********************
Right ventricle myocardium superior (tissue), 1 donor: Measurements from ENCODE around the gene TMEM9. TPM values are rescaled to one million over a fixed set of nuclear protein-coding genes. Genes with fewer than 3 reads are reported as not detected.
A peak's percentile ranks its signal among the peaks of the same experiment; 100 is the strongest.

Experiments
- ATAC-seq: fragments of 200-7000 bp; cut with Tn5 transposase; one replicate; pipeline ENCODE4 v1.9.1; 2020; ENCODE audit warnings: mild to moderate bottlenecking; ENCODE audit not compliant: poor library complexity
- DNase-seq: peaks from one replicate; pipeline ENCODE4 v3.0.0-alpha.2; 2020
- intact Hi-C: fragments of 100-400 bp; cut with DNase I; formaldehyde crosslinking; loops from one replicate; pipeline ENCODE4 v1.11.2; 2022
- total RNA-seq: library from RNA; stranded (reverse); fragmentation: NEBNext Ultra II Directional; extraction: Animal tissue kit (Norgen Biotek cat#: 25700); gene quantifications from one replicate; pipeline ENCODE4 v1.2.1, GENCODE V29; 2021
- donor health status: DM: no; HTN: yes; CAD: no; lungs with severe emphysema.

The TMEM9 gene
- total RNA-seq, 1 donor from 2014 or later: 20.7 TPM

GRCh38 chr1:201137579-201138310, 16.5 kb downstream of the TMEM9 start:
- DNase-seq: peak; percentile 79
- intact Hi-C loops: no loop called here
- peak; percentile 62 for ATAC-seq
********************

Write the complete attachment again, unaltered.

Right ventricle myocardium superior (tissue), 1 donor: Measurements from ENCODE around the gene TMEM9. TPM values are rescaled to one million over a fixed set of nuclear protein-coding genes. Genes with fewer than 3 reads are reported as not detected.
A peak's percentile ranks its signal among the peaks of the same experiment; 100 is the strongest.

Experiments
- ATAC-seq: fragments of 200-7000 bp; cut with Tn5 transposase; one replicate; pipeline ENCODE4 v1.9.1; 2020; ENCODE audit warnings: mild to moderate bottlenecking; ENCODE audit not compliant: poor library complexity
- DNase-seq: peaks from one replicate; pipeline ENCODE4 v3.0.0-alpha.2; 2020
- intact Hi-C: fragments of 100-400 bp; cut with DNase I; formaldehyde crosslinking; loops from one replicate; pipeline ENCODE4 v1.11.2; 2022
- total RNA-seq: library from RNA; stranded (reverse); fragmentation: NEBNext Ultra II Directional; extraction: Animal tissue kit (Norgen Biotek cat#: 25700); gene quantifications from one replicate; pipeline ENCODE4 v1.2.1, GENCODE V29; 2021
- donor health status: DM: no; HTN: yes; CAD: no; lungs with severe emphysema.

The TMEM9 gene
- total RNA-seq, 1 donor from 2014 or later: 20.7 TPM

GRCh38 chr1:201137579-201138310, 16.5 kb downstream of the TMEM9 start:
- DNase-seq: peak; percentile 79
- intact Hi-C loops: no loop called here
- peak; percentile 62 for ATAC-seq